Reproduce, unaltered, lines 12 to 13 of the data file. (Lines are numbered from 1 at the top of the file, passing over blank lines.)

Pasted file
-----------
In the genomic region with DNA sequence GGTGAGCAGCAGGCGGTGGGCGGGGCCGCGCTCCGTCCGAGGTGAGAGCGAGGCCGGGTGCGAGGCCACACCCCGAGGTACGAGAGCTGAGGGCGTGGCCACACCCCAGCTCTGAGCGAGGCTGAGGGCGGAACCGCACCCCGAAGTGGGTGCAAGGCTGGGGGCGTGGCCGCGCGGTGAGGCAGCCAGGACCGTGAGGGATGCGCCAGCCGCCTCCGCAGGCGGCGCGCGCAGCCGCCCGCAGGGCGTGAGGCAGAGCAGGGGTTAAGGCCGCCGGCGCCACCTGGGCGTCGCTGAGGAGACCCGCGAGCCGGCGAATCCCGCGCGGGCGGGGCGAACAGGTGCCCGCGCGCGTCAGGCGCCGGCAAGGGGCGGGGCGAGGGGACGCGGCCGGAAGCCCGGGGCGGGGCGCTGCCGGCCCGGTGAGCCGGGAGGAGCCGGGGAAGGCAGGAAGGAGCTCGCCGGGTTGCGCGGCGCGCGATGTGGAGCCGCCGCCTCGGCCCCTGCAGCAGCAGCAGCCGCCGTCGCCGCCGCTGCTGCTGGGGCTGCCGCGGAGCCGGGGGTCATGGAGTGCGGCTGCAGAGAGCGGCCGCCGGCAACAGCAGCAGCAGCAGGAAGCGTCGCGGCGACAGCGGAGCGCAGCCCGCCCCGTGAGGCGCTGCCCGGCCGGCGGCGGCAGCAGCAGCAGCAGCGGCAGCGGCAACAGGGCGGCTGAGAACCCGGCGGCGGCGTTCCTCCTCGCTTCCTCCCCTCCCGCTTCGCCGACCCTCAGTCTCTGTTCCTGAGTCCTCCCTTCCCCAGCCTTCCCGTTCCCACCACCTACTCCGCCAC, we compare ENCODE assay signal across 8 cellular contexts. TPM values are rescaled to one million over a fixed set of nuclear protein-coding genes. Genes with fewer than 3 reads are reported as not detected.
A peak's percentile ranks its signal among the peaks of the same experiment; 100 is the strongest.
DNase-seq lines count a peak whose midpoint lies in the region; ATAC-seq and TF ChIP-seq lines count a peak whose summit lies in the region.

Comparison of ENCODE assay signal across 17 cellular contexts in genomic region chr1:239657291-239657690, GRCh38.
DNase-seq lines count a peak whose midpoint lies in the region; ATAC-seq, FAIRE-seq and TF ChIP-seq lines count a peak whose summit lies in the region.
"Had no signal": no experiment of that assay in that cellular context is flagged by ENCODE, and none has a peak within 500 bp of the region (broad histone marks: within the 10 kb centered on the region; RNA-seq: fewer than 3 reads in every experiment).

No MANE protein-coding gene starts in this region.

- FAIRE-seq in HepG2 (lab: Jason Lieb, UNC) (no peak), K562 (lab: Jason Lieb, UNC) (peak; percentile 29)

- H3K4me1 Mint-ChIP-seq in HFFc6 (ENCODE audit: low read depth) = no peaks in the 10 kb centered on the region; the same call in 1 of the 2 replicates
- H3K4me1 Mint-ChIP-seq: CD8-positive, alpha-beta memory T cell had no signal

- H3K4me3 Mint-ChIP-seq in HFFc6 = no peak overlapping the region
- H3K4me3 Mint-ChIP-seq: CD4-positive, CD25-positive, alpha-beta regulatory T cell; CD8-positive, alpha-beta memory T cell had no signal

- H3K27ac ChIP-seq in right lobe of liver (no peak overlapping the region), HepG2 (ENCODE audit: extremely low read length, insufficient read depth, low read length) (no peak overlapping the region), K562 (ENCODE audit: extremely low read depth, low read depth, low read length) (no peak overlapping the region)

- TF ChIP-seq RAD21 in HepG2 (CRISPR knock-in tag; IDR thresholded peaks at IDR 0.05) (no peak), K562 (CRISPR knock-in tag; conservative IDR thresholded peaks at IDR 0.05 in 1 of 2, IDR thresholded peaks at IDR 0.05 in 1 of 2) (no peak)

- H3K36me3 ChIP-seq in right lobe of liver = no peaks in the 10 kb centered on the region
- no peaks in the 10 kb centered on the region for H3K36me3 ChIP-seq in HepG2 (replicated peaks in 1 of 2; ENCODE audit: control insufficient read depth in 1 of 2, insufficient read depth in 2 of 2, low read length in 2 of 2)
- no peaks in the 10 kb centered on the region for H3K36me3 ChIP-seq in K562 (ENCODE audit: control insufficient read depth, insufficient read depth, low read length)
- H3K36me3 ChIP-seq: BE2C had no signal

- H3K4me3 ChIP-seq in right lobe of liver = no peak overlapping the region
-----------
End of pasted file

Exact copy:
- H3K4me3 Mint-ChIP-seq: CD4-positive, CD25-positive, alpha-beta regulatory T cell; CD8-positive, alpha-beta memory T cell had no signal

- H3K27ac ChIP-seq in right lobe of liver (no peak overlapping the region), HepG2 (ENCODE audit: extremely low read length, insufficient read depth, low read length) (no peak overlapping the region), K562 (ENCODE audit: extremely low read depth, low read depth, low read length) (no peak overlapping the region)